When asked why she wants to go through the effort of building a pen and buying a slew of chickens, Elizabeth Guest of Portland is not afraid to tell you how cute she finds fluffy new chicks and how much she would enjoy making them into her pets. But mostly she realizes that the rewards of such a hobby “might be the closest thing to farming [she] ever achieves.”
Although it is common for small farms in open, rural areas to have chickens, perhaps as well as a garden and some other small livestock animals, few people realize that those living in urban and suburban areas can enjoy such a sustainable decision. In fact, the trend of owning one’s own chickens is actually growing, even in Alaska, the benefits of which spread beyond one’s own coup.
The most obvious advantage, of course, is having healthier eggs. Guest “believes the eggs from [her] chickens would be fresher and of higher quality than what is typically found in grocery stores,” and she is absolutely right. For the most part, chickens on large farms are often fed poorly and are forced to live in unsanitary conditions. The eggs that they produce have thin shells and crack easily, which may suggest that the hen was nutritionally deprived, as calcium is the primary mineral that makes up the eggshell. A safe rule to follow, whether buying or gathering one’s own eggs, is this: the thicker the shell (the harder it is to crack open), the better quality the egg. Eggs produced from farm-grown chickens tend to be thick and heavy, hard to break, and thus of a higher quality.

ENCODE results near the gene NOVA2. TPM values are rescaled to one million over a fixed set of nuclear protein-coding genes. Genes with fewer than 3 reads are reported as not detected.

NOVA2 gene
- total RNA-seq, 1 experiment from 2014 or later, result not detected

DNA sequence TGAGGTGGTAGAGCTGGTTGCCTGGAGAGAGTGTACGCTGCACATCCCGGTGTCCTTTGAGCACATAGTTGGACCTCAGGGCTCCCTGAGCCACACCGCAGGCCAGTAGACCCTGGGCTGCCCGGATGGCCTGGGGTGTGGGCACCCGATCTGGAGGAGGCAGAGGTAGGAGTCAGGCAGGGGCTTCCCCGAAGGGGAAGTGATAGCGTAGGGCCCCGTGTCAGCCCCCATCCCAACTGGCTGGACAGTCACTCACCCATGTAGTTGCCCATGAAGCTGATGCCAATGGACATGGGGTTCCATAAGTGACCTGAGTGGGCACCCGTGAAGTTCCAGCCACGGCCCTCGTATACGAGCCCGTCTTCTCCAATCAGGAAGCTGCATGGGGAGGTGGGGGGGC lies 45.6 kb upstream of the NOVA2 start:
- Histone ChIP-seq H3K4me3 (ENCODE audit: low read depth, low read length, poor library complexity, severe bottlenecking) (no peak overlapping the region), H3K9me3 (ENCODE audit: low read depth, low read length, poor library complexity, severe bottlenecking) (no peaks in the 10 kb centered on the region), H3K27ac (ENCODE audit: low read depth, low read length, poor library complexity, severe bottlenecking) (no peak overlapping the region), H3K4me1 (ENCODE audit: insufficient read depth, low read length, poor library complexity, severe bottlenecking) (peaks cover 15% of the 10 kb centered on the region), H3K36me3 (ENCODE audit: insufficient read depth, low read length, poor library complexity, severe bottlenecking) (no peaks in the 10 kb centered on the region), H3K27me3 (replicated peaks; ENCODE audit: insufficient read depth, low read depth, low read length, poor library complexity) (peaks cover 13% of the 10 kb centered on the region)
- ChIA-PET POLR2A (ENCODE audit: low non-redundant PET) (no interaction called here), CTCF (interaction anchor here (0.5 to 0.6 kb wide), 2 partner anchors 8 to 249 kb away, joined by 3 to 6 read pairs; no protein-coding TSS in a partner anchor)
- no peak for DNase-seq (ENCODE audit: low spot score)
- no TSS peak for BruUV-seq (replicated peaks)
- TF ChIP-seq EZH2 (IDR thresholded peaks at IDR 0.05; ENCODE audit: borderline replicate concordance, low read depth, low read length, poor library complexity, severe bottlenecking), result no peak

A healthier diet, however, is not the only benefit. Besides being a sustainable and environmentally friendly practice, raising chickens for eggs can also be a shared experience. Inspired by her neighbors, Guest comments, “Fresh eggs can be shared with friends and neighbors, thereby promoting a genuine sense of community.” Many times, it costs less in the long run to raise one’s own hens, even sell some of the product to neighbors, and consume a higher-quality egg than it does to buy poor-quality eggs from the store. This kind of fair trade among neighborhoods not only provides the community with healthier groceries, it also builds trust and friendship between farmer and consumer.
Raising chickens may sound like more work than one may desire, but a healthier diet, a sustainable food source, and a stronger community just might be worth it. A highly recommended source to help any aspiring urban farmers is Jenna Woginrich’s book, “Chick Days: An Absolute Beginner’s Guide to Raising Chickens from Hatchlings to Laying Hens.” Good luck, farmers!